Edwards rues England's power deficit
Charlotte Edwards, England's disappointed captain, said Australia were deserved winners after her team were comprehensively outplayed in the Women's World T20 final. England struggled to a score of 105 for 8 in their 20 overs, finishing the tournament without having hit a single six, but Edwards said their deficiencies in the final went further than not being able to clear the ropes.
Edwards was one of four batsmen in England's top six to score at less than a run a ball and her opening partnership of 23 in 5.4 overs with Sarah Taylor established the innings' damagingly slow tempo. Australia chased the target down with almost five overs to spare, their greater power the most obvious facet of an overwhelming win, and Edwards said the batting as a whole had been a let-down.
"It's not been a problem in the past. We've won a lot of Twenty20 games, been the most successful Twenty20 side in the world and not hit a lot of sixes," she said. "This tournament, we've not hit as many as we'd like, but also we haven't hit as many boundaries as we'd like today as well. It's something we're going to have to work on when we get home but I don't think that's the reason we lost this World Cup final, I think purely they bowled better than us and we weren't up to scratch with the bat."
With the advent of professionalism in the England women's game, Edwards admitted specific training and talent identification may be required in future. "I think it's something our coaches will look at now. We haven't hit a six in the tournament and it's something we're going to have to improve on. The other teams have much more of a power aspect to their games. It will be something to address when we get home."
England have now lost two consecutive World T20 finals to Australia in different but similarly demoralising ways, as well as being defeated in a crucial World Cup match last year. Despite England twice winning points-based Ashes series over the last eight months, Australia's grip in global limited-overs competitions seems increasingly tight - they hold the 50-over title to go with three consecutive 20-over victories - but Edwards didn't want to over-analyse another painful loss.
"We came in today really confident, we've won the last two Ashes series, played really well against them," she said. "We had a young side today, we just didn't play well enough, I'm not going to look too deep into it, it's T20 cricket, you haven't got a chance to rebuild like a Test match or one-dayer. We just weren't good enough."
Meg Lanning, Australia's captain, took charge for the limited-overs leg of England's Ashes tour earlier this year, winning the ODIs and T20s 2-1, and her belligerent 44 sealed the title at the Sher-e-Bangla Stadium. "We know they've got a real threat with the bat," Edwards said. "I thought Meg played exceptionally well but when you're chasing 105 you can come out and play like that; 105 is never going to win you a World Cup final."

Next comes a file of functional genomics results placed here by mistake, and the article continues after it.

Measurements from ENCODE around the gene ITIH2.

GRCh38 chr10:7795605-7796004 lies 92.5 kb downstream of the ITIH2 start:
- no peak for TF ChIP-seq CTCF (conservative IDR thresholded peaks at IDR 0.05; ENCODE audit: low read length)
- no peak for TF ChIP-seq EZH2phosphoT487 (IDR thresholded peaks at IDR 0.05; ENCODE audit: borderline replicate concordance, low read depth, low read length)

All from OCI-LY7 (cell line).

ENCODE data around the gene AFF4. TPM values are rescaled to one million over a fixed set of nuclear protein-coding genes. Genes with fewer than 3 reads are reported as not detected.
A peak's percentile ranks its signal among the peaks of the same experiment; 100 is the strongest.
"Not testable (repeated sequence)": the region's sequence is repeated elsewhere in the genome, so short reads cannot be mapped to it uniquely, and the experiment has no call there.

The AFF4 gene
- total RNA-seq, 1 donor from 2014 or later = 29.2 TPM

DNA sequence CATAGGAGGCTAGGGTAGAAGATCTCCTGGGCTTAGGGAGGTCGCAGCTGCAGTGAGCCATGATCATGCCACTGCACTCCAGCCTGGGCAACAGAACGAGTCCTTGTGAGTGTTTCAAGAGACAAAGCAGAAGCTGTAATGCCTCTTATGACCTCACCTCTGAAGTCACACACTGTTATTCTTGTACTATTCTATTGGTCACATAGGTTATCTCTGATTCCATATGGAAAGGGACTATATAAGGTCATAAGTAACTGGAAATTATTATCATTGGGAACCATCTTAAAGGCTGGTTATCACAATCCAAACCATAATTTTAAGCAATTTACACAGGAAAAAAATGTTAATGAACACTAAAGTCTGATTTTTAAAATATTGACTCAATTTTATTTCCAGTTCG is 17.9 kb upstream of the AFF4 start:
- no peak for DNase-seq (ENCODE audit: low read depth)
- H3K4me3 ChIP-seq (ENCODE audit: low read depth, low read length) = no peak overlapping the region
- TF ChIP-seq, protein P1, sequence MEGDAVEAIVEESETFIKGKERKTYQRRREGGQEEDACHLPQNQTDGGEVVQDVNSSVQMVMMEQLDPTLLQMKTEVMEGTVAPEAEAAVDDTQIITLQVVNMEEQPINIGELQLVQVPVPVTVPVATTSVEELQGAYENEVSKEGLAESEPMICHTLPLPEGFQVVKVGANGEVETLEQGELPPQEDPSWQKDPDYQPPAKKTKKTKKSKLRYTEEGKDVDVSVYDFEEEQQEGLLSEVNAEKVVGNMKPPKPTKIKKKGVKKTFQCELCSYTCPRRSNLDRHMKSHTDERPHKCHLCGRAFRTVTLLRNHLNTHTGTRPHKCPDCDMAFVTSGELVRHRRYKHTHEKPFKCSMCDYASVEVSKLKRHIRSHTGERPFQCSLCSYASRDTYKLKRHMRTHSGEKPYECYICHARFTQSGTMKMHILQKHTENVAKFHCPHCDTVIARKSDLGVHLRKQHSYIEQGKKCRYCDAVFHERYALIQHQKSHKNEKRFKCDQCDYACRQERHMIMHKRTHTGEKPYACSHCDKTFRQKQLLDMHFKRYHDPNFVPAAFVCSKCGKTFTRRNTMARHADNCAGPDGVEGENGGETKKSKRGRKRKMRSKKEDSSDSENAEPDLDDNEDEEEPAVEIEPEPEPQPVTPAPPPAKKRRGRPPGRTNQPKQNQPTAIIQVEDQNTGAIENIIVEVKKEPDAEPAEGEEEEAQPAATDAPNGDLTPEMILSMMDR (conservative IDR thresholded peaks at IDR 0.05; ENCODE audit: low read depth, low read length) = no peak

Lanning's masterful display contrasted with that of Edwards, whose 13 was not unplucky but extended a poor record in major finals, having made 28 and 9 in previous World T20 deciders and 10 at the 2009 World Cup. The failure was collective but Edwards did not want to dwell on another defeat to Australia. While England's men came home with a green-and-gold glaze from their Ashes tour, Edwards was in charge of an historic win.
"I'm incredibly proud, I've just said to the players, the way they've conducted themselves over the last six-eight months has been amazing," she said. "To go out to Australia, beat that Australia team in Australia was one of our greatest achievements. We haven't brought the players we'd like here, we've got two or three sat at home. But the girls have been outstanding, the people who have come in have performed well, today was just one of those days where we didn't turn up and Australia did."
Injuries to Katherine Brunt and Laura Marsh depleted England's squad, while Holly Colvin recently stepped away from the game to focus on other careers. Edwards, however, has no plans to relinquish charge of a side that features a core of young players and hopes to extend her international career beyond 20 years at the 2017 World Cup, when she will be 37.
"I'm enjoying my cricket as much as I have done. There's some big World Cups coming up, hopefully 2017 in England, which is something that's really motivating me to play on," she said. "I'm really enjoying it, we've had some young players out here who've really, really improved. So I'm not going to be too downbeat. We've had a brilliant winter, this is a disappointing end to it. Would have been great to win this as well but I'm motivated as ever."
Alan Gardner is an assistant editor at ESPNcricinfo. He tweets here